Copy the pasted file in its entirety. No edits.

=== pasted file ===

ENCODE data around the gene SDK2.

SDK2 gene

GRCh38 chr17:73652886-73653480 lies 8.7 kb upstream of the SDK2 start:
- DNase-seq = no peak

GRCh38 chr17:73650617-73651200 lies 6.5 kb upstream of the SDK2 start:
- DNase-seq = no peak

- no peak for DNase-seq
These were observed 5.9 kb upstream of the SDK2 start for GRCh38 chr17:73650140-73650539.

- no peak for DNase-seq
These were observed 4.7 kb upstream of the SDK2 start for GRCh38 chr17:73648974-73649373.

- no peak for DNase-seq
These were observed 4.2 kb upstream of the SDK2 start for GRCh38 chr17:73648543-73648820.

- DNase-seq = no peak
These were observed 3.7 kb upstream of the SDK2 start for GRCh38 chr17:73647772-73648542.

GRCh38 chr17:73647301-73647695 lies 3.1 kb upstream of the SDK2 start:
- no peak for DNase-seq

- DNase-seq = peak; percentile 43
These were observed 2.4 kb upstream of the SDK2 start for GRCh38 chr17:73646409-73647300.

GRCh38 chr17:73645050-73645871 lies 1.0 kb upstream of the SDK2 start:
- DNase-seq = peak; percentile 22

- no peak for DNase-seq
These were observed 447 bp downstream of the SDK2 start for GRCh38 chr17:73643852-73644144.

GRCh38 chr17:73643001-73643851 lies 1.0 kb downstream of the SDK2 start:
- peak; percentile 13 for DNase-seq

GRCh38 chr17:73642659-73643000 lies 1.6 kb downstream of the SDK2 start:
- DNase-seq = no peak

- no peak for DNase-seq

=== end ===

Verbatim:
ENCODE data around the gene SDK2.

SDK2 gene

GRCh38 chr17:73652886-73653480 lies 8.7 kb upstream of the SDK2 start:
- DNase-seq = no peak

GRCh38 chr17:73650617-73651200 lies 6.5 kb upstream of the SDK2 start:
- DNase-seq = no peak

- no peak for DNase-seq
These were observed 5.9 kb upstream of the SDK2 start for GRCh38 chr17:73650140-73650539.

- no peak for DNase-seq
These were observed 4.7 kb upstream of the SDK2 start for GRCh38 chr17:73648974-73649373.

- no peak for DNase-seq
These were observed 4.2 kb upstream of the SDK2 start for GRCh38 chr17:73648543-73648820.

- DNase-seq = no peak
These were observed 3.7 kb upstream of the SDK2 start for GRCh38 chr17:73647772-73648542.

GRCh38 chr17:73647301-73647695 lies 3.1 kb upstream of the SDK2 start:
- no peak for DNase-seq

- DNase-seq = peak; percentile 43
These were observed 2.4 kb upstream of the SDK2 start for GRCh38 chr17:73646409-73647300.

GRCh38 chr17:73645050-73645871 lies 1.0 kb upstream of the SDK2 start:
- DNase-seq = peak; percentile 22

- no peak for DNase-seq
These were observed 447 bp downstream of the SDK2 start for GRCh38 chr17:73643852-73644144.

GRCh38 chr17:73643001-73643851 lies 1.0 kb downstream of the SDK2 start:
- peak; percentile 13 for DNase-seq

GRCh38 chr17:73642659-73643000 lies 1.6 kb downstream of the SDK2 start:
- DNase-seq = no peak

- no peak for DNase-seq